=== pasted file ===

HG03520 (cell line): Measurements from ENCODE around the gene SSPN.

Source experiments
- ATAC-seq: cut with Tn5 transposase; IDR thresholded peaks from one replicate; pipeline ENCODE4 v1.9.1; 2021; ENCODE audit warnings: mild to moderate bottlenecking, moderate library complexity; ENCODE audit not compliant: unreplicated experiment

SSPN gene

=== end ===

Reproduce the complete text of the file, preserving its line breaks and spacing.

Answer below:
HG03520 (cell line): Measurements from ENCODE around the gene SSPN.

Source experiments
- ATAC-seq: cut with Tn5 transposase; IDR thresholded peaks from one replicate; pipeline ENCODE4 v1.9.1; 2021; ENCODE audit warnings: mild to moderate bottlenecking, moderate library complexity; ENCODE audit not compliant: unreplicated experiment

SSPN gene